Director Ari Aster’s follow up to “Hereditary” was going to be met with great expectations.

“Midsommar” was already green-lit before “Hereditary” became a hit. Cinematically, “Midsommar” is even more stunning than “Hereditary.”

However, it’s much less of a horror film. Aster continues to explore in the tragic toll grief and loss takes on a family in “Midsommar” in a way that is strikingly similar to “Hereditary.”

Aster’s script struggles with thrills at the cost of suspense, with the latter being the singular reason to endure the film that most will find more tedious than compelling. The cast doesn’t live up to Toni Collette’s performance, although one communal crying scene might just express how fans felt at Collette being largely overlooked last year during award season.

A family tragedy has put even more strain on the relationship between Dany (Florence Pugh) and Christian (Jack Reynor) as his friends try to push him to end things with the girl that calls every few minutes. Her tragedy leaves Christian, the most important thing in her life, torn between moving on or staying on until Dany is emotionally stable enough for him to exit.

Christian and Josh (William Jackson Harper) travel to rural Sweden to explore cult-like pagan communities there. The timing isn’t great, but he invites Dany along to get her mind off her sorrows.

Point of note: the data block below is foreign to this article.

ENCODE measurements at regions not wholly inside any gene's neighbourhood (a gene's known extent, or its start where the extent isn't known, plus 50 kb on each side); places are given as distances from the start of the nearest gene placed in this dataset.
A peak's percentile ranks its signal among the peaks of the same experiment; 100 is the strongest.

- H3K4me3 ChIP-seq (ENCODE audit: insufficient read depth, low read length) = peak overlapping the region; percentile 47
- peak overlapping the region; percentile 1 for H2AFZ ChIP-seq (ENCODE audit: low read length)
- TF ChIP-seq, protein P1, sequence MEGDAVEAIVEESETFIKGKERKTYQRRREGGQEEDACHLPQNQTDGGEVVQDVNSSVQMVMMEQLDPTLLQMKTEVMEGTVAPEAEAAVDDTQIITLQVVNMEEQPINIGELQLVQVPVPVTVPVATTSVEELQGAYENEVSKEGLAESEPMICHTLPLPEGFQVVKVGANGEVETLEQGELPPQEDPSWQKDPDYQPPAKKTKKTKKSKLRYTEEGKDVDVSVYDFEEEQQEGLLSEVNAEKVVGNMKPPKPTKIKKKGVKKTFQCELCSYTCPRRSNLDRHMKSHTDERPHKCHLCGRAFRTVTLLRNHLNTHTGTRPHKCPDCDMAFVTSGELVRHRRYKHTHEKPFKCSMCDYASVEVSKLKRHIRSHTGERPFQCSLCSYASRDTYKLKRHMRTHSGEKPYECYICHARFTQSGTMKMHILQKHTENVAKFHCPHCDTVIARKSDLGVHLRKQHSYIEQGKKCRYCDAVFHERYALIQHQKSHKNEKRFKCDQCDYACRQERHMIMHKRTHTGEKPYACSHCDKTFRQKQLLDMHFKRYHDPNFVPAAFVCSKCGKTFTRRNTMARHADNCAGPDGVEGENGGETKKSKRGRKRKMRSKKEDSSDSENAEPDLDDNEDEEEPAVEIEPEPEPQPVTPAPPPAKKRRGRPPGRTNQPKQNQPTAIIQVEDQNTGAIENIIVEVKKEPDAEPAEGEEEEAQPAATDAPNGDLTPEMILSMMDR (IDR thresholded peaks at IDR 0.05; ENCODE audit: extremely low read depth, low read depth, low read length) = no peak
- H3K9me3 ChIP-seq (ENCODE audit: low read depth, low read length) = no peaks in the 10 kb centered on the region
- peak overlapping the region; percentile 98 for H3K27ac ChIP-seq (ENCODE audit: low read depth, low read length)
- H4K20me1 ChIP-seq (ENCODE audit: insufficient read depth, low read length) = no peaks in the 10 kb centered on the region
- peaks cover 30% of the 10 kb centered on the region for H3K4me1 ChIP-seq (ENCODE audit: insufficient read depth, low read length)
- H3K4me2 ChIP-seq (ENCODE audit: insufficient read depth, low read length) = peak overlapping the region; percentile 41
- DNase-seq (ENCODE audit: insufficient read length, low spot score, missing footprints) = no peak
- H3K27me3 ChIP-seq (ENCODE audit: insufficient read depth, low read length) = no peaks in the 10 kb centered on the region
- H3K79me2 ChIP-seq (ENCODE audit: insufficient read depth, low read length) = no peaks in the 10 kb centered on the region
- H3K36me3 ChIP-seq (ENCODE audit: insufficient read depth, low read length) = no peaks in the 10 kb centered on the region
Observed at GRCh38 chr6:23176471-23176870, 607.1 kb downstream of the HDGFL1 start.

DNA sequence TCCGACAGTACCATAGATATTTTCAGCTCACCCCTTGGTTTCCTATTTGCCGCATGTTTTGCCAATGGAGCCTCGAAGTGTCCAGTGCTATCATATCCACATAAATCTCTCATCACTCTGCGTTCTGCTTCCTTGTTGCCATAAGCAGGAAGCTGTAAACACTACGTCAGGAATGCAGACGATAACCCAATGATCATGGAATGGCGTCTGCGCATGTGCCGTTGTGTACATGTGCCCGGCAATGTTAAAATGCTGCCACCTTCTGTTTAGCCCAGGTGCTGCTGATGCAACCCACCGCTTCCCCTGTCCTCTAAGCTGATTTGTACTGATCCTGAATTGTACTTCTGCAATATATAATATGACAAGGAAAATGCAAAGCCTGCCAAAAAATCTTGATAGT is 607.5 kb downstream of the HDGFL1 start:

Their classmate Ulf (Henrik Norlen) has invited them to his Midsommar festival which only happens once every 90 years. It’s a nine-day feast of ceremonies that will have a profound effect on the American visitors. “I wanted you to come more than anyone,” Ulf says to Dany.

“Hereditary” was shot mostly in dark interiors, “Midsommar” is light, bright and almost entirely outdoors. Aster demonstrates his artistry isn’t limited to the generics of the horror genre. He will also have horror fans debating what is and isn’t a horror film.

“Midsommar” hardly has a scary moment in it’s two and a half-hour running time. Instead of scary, this film is unsettling, bewildering and disturbing, which could arguably be its own type of horror. Even the most brutal imagery onscreen occurs in a way that’s drawn out to the point where the audience silently begs for something to give.

In a twisted way, we want the shock value to balance out the pacing and subdued energy of the film. Aster describes the concepts behind “Midsommar” as a break-up movie, but he also called “Hereditary” a family drama.

Unfortunately, the visual artistry doesn’t make “Midsommar” the compelling follow-up we had hoped for. There is a level of absurdity to any story that when crossed, will cause a large swath of viewers to check out.

That line gets crossed fairly early here, which I suspect will prompt walkouts unless the curiosity keeps them in their seats. A warning to travelers, relationship advice or perhaps even ritualistic therapy, “Midsommar” will mean something different to everyone trying to dissect its deeper meanings.

It’s still more mentally and visually engaging than another “Annabelle” or “Friday the 13th.” Aster and Jorden Peele remain the last, best hope for the future of great horror cinema.

Final Thought – Visually innovative and unequivocally curious despite wholly disappointing.

Dustin Chase is a film critic and associate editor with Texas Art & Film, which is based in Galveston.

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